Perhaps the number one reason to install a garage shed within the compound is that the presence of the shed will have a positive impact on the market value of one's property. The thought of undertaking DIY construction of a garage shed often seems exciting to a large number of homeowners
Discussed in this article are two reasons why DIY construction of garage sheds may not be so exciting after all.
Think Legal Complications
One of the main reasons not to undertake DIY construction of a residential garage shed is that there are a number of by-laws and building codes whose requirements will need to be met.
For example, if the shed to be constructed will be attached to the house, a homeowner will need to prove that the addition of the shed will not compromise the structural integrity of the house. In order to do this, DIY-minded homeowners will need to familiarize themselves with the minimum requirement spelt out for different aspects of the shed construction (e.g. building the foundation, shed framework installation etc.)
Failure to comply with local building codes and relevant by-laws can attract huge fines from the authorities concerned. That aside, non-compliance with local building codes when setting up a garage shed compromises the safety of those who will have regular access in and out of the shed.
Shed builders apply the provisions spelt out in local building codes in their work(s) on a daily basis. Thus, it's easier for one such professional to achieve full compliance with the mentioned codes during garage shed construction than it is for a DIY-minded homeowner to do the same.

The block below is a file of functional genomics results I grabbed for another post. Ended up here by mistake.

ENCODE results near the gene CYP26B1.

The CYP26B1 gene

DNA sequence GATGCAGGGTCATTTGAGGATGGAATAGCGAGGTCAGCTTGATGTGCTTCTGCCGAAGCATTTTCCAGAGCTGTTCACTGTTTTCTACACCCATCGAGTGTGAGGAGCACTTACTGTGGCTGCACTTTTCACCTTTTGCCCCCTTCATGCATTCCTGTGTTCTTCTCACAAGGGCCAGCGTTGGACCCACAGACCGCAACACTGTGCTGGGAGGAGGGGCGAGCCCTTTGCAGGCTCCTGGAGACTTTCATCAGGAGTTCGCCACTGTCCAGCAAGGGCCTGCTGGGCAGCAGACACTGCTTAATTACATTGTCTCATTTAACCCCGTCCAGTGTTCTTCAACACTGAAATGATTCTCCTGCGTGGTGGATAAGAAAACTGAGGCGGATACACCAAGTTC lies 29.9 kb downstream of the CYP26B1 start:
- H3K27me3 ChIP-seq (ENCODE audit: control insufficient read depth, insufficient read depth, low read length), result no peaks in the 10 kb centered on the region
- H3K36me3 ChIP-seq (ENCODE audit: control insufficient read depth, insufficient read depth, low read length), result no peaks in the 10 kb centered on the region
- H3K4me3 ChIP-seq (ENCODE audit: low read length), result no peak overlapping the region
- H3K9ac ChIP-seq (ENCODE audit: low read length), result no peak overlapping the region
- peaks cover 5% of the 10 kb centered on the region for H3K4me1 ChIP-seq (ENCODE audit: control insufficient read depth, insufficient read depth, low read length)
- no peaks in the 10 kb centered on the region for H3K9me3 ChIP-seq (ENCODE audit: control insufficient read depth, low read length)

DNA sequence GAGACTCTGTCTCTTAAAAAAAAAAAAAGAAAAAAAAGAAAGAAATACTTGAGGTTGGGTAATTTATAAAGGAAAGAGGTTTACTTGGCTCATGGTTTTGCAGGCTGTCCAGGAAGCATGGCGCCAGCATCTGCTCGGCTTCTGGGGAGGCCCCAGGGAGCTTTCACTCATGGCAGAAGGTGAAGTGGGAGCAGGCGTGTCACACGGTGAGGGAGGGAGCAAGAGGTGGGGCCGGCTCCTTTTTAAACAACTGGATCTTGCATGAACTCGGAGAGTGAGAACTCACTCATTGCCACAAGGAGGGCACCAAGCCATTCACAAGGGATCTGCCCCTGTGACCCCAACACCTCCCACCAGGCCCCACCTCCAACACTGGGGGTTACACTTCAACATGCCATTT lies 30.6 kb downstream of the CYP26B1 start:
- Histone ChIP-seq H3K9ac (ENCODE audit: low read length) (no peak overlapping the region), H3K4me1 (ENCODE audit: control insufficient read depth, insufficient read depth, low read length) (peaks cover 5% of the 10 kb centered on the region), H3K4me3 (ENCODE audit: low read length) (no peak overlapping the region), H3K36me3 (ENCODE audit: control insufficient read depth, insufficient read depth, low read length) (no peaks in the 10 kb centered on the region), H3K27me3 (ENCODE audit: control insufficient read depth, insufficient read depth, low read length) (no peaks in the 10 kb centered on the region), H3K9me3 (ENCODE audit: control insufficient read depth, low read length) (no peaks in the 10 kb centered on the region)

Think Electrical Installations
As if the legal aspects of setting up a garage shed are not "tangled up" enough, there are electrical wiring system that need to be "untangled" and installed within the shed.
Undertaking electrical installations in a residential garage shed is a complex activity. This is because it often involves the "tapping" of electric current from the mains electrical wiring system. So much could go wrong so fast during the described activity.
For example, poorly-installed electrical connections between the main electrical panel and the sub-panel to be used in the shed can lead to the involuntary and continuous production of electrical sparks in either panel. This could easily lead to a fire outbreak in the newly-constructed shed. A DIY-minded homeowner is more likely to make costly mistakes with electrical installations in a garage shed than a licensed electrical contractor. In this context therefore, prevention is indeed better than cure.
The dangers posed by the kind of electrical work that would be involved in DIY construction of a garage shed should convince a homeowner that this is not the average DIY activity. Contact a company that specializes in garage construction if you need to build a new one on your property.